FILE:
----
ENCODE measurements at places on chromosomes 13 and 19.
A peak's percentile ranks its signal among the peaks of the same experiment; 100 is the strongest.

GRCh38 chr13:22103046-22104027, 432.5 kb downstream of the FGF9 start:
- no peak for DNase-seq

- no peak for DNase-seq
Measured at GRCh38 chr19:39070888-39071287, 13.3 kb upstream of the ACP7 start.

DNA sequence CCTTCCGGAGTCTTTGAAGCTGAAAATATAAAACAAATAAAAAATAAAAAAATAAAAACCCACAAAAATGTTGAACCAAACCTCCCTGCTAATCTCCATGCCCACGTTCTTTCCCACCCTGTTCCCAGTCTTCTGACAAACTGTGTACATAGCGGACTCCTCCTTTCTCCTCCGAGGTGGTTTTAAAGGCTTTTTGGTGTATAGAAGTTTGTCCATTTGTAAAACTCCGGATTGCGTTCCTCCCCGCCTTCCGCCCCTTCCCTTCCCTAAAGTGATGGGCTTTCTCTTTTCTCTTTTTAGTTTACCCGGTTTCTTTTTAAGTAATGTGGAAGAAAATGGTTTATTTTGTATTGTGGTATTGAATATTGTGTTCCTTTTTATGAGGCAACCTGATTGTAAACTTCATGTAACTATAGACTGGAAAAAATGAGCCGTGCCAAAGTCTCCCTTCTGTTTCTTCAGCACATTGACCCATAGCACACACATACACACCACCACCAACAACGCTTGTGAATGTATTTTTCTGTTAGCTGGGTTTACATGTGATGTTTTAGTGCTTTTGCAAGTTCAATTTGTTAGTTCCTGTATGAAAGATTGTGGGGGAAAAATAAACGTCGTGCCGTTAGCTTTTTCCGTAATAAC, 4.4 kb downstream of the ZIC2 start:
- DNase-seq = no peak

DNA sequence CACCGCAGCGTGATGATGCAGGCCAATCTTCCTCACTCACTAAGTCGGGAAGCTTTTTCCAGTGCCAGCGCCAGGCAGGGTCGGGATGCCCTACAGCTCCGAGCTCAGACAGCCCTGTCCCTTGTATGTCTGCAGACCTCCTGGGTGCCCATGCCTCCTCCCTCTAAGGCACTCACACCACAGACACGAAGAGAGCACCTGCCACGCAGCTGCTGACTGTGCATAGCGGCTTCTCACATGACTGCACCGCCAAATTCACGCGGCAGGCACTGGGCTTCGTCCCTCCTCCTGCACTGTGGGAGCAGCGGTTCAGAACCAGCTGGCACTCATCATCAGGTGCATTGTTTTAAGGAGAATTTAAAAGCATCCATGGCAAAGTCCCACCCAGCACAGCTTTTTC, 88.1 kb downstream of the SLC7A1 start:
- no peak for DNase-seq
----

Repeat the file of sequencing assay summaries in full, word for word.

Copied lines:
ENCODE measurements at places on chromosomes 13 and 19.
A peak's percentile ranks its signal among the peaks of the same experiment; 100 is the strongest.

GRCh38 chr13:22103046-22104027, 432.5 kb downstream of the FGF9 start:
- no peak for DNase-seq

- no peak for DNase-seq
Measured at GRCh38 chr19:39070888-39071287, 13.3 kb upstream of the ACP7 start.

DNA sequence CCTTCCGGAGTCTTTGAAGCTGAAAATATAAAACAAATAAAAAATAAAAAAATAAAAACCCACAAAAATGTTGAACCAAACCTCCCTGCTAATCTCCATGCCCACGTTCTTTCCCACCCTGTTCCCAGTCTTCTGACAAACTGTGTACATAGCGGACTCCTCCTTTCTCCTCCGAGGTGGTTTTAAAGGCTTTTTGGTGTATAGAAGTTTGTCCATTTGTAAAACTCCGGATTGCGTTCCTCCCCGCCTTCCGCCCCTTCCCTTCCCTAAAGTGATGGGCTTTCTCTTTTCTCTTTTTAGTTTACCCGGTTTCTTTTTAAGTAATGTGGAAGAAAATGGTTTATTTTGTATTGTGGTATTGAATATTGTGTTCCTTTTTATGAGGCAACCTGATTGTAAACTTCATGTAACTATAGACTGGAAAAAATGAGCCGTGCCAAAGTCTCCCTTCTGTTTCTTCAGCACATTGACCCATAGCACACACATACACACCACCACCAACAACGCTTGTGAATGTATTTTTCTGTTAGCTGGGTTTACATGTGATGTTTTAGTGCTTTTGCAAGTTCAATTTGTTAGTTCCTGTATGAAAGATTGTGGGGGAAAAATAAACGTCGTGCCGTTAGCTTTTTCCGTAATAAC, 4.4 kb downstream of the ZIC2 start:
- DNase-seq = no peak

DNA sequence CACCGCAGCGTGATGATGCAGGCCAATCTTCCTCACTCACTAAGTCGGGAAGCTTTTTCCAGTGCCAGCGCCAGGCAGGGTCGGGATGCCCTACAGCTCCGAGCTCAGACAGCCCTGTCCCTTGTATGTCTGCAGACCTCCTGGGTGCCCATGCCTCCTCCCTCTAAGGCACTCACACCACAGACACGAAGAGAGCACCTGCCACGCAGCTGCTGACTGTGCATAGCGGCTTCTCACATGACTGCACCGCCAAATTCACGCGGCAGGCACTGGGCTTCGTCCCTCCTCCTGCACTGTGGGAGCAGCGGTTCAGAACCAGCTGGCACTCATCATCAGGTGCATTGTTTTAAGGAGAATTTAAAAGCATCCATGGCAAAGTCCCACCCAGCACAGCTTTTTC, 88.1 kb downstream of the SLC7A1 start:
- no peak for DNase-seq